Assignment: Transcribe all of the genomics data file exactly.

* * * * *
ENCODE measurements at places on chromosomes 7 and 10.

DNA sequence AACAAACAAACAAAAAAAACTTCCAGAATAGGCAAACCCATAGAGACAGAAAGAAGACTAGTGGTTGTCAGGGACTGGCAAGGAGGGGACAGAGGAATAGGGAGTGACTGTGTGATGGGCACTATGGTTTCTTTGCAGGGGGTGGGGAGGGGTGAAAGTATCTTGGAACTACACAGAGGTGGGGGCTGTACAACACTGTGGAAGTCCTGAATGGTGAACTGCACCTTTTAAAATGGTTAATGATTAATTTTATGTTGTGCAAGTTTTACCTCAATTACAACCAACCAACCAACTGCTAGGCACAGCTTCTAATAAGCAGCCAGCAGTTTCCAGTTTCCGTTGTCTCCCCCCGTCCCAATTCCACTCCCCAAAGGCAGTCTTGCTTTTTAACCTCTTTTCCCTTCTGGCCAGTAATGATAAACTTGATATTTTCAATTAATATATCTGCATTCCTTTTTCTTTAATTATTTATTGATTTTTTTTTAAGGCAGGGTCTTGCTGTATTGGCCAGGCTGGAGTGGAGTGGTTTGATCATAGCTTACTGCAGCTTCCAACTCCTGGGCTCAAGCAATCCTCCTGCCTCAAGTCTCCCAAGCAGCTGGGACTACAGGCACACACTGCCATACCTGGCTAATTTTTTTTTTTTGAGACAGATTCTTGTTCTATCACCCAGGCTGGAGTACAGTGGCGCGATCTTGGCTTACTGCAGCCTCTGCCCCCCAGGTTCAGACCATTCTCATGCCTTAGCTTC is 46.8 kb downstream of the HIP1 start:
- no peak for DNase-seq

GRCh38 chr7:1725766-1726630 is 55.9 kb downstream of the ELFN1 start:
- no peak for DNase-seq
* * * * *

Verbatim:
ENCODE measurements at places on chromosomes 7 and 10.

DNA sequence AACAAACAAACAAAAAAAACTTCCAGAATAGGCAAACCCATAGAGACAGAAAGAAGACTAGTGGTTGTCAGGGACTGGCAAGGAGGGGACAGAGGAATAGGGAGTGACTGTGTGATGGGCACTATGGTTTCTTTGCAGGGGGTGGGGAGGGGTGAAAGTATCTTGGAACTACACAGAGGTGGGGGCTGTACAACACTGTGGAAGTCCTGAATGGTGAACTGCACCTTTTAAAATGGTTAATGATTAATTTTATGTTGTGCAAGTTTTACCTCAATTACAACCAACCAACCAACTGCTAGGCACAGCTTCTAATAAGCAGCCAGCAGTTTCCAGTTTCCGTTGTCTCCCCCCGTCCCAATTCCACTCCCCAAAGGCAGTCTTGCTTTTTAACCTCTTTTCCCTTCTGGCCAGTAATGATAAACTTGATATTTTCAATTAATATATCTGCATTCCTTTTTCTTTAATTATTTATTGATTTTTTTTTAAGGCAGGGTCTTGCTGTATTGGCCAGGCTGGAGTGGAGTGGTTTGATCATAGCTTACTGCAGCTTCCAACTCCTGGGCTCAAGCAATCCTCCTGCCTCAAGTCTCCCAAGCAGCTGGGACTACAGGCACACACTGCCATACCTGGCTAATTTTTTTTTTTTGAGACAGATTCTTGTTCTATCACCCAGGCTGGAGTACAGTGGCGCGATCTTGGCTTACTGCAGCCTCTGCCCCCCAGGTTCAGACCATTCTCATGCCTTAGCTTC is 46.8 kb downstream of the HIP1 start:
- no peak for DNase-seq

GRCh38 chr7:1725766-1726630 is 55.9 kb downstream of the ELFN1 start:
- no peak for DNase-seq